Ironically, recognizing Jerusalem to be Israel’s capital could also advance the peace process. It is quite astounding that after a quarter-century of negotiations, Palestinian leaders have not prepared Palestinians for peace. After all, any final status agreement would recognize Jerusalem as Israel’s capital. To simply acknowledge reality would force Palestinians to understand that their intransigence is no longer tenable.

Given how lucrative the peace process has been for Palestinians — the greatest recipients of foreign aid per capita on earth — it is not surprising that they would seek an unending process rather than peace. Nor are their complaints with regard to unilateralism credible given Abbas’ willingness to shred commitments the Palestinian leadership made in Oslo with regard to Palestinian lawfare and its moves to leverage international organizations against Israel.

Simply put, Trump’s move would signal that the age of incentivizing intransigence is over. Moreover, recognition of Jerusalem as the capital of Israel would force not only Palestinians, but Arabs across the region, to prepare themselves psychologically for peace.

True, American partners such as Egypt and Jordan are worried that changing the status quo could empower domestic opponents: The Muslim Brotherhood in Egypt and its affiliates in Jordan will argue that Trump’s “betrayal” is what happens when governments cooperate with Israel and the U.S. But once again, the willingness to allow the most radical and rejectionist elements in the Muslim Brotherhood a terrorist veto is what has retarded so much progress in the region for decades.

Nor does Arab rhetoric necessarily match reality. Remember Operation Desert Storm, the 1991 liberation of Kuwait? Arab diplomats warned that sending U.S. forces into Kuwait and Iraq could unleash spontaneous protests which would destabilize the entire region. At the time, there were "spontaneous" protests, painstakingly stage-managed by various governments and labor unions, but these petered out within days.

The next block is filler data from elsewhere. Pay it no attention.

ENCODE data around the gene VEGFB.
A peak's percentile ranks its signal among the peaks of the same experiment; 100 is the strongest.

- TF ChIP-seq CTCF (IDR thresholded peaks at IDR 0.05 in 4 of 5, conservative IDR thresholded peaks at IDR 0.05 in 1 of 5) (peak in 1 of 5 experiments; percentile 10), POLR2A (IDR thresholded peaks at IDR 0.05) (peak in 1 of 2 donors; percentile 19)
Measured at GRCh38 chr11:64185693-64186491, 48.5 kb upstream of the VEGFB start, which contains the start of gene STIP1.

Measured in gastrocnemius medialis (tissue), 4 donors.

Pundits might complain about Trump’s move, but Trump is right to make good on his promise. Abbas’ threat to stop the peace process would be meaningful if he had not already done so, and Erdogan’s redline might mean something if he were not a friend to Hamas and an enabler to the Islamic State.

Within Washington, it is ironic that opponents complain about the Trump administration's lawlessness but then criticize Trump for doing what U.S. law says he must.

Recognizing Jerusalem might upend the status quo, and it might upset those who have staked their reputations onto peace process strategies with a long track-record of failure. It may lead to some violence. And it’s no magic bullet. But when heated rhetoric subsides and diplomats once again meet, peace will be one step closer to reality.

Michael Rubin (@Mrubin1971) is a contributor to the Washington Examiner's Beltway Confidential blog. He is a resident scholar at the American Enterprise Institute and a former Pentagon official.